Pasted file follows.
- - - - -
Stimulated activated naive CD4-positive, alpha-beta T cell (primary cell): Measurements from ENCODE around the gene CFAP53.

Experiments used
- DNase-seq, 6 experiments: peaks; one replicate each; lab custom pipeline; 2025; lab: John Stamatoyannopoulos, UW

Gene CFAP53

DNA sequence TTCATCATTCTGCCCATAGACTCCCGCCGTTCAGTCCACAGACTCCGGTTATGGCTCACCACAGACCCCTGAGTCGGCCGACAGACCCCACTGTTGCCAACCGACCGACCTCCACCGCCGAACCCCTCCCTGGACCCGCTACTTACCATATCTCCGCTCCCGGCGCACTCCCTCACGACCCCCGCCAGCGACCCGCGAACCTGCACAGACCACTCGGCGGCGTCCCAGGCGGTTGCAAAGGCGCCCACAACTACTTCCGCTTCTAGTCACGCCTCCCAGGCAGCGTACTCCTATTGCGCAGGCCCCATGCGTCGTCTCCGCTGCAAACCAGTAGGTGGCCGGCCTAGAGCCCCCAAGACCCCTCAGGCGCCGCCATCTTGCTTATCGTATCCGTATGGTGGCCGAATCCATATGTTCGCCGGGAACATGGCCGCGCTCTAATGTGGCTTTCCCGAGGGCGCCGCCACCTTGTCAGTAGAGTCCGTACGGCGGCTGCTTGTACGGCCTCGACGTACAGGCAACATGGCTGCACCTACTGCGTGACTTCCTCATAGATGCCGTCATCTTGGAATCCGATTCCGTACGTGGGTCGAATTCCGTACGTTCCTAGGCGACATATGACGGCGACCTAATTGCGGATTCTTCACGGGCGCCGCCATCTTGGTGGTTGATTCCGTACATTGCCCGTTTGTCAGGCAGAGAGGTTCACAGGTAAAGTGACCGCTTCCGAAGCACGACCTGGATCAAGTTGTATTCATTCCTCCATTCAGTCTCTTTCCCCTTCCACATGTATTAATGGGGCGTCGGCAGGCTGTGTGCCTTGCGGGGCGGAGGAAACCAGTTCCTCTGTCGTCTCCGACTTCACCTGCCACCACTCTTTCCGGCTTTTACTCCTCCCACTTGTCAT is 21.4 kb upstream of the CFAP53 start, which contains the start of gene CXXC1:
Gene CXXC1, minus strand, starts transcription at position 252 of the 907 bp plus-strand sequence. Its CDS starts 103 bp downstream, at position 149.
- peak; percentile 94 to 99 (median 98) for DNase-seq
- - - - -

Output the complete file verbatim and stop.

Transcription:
Stimulated activated naive CD4-positive, alpha-beta T cell (primary cell): Measurements from ENCODE around the gene CFAP53.

Experiments used
- DNase-seq, 6 experiments: peaks; one replicate each; lab custom pipeline; 2025; lab: John Stamatoyannopoulos, UW

Gene CFAP53

DNA sequence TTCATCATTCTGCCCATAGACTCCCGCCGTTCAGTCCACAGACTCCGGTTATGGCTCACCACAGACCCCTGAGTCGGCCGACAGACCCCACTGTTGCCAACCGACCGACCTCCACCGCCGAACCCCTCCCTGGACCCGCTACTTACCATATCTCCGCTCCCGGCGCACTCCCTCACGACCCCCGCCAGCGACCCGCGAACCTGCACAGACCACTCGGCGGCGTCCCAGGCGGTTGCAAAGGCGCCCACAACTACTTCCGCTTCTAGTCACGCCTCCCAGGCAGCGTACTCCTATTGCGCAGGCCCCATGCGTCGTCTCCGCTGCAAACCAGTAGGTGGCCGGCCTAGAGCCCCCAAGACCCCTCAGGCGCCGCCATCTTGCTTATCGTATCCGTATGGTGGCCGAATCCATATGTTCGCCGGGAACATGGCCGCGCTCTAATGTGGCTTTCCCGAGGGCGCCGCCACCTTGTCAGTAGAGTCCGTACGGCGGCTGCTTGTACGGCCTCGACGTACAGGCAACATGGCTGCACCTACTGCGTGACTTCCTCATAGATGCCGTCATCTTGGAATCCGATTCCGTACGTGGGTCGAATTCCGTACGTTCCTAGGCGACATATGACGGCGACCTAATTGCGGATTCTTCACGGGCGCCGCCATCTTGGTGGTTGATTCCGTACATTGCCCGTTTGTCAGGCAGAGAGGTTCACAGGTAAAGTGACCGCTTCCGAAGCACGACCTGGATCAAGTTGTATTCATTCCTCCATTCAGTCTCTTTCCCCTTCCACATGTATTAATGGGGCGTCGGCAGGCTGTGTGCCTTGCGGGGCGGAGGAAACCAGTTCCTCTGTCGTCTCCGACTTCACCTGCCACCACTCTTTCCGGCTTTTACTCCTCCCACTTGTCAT is 21.4 kb upstream of the CFAP53 start, which contains the start of gene CXXC1:
Gene CXXC1, minus strand, starts transcription at position 252 of the 907 bp plus-strand sequence. Its CDS starts 103 bp downstream, at position 149.
- peak; percentile 94 to 99 (median 98) for DNase-seq